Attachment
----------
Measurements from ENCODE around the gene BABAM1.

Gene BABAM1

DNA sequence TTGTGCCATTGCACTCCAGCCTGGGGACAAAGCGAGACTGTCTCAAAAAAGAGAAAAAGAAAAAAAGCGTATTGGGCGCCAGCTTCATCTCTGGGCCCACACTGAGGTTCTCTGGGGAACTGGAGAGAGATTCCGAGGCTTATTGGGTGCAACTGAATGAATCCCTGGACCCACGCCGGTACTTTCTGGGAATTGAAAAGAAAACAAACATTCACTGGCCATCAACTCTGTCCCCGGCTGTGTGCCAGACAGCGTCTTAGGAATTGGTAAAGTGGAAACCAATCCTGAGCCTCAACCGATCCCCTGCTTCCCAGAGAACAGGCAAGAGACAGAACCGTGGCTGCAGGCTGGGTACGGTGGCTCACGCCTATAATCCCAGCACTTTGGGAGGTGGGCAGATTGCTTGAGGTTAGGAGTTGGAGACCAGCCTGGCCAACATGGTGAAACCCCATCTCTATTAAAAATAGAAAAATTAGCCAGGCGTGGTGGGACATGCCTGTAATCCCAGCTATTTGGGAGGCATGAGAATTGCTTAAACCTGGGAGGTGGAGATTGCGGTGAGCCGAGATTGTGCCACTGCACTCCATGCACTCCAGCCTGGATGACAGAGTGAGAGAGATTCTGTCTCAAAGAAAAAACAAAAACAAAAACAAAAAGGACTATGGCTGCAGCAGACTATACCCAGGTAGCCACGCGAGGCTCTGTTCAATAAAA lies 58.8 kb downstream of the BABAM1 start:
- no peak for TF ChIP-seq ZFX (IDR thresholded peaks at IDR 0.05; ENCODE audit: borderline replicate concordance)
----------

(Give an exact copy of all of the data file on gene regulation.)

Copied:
Measurements from ENCODE around the gene BABAM1.

Gene BABAM1

DNA sequence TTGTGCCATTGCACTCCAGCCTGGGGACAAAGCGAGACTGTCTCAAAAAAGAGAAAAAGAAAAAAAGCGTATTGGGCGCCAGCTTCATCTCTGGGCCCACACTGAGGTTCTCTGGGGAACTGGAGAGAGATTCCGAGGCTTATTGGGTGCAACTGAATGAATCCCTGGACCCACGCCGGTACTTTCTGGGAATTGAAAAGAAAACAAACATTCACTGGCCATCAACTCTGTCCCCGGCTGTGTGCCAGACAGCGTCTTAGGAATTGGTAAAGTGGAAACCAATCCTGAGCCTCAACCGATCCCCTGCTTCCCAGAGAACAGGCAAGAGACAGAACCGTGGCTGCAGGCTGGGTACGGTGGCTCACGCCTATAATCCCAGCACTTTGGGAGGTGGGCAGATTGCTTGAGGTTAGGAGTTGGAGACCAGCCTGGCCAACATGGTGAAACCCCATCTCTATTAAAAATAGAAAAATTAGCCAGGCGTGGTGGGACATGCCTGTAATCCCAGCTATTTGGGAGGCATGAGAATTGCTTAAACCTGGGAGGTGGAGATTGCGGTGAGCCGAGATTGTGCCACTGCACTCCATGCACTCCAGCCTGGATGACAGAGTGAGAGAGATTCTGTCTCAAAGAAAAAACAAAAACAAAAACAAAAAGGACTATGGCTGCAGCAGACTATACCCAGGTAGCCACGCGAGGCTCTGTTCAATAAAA lies 58.8 kb downstream of the BABAM1 start:
- no peak for TF ChIP-seq ZFX (IDR thresholded peaks at IDR 0.05; ENCODE audit: borderline replicate concordance)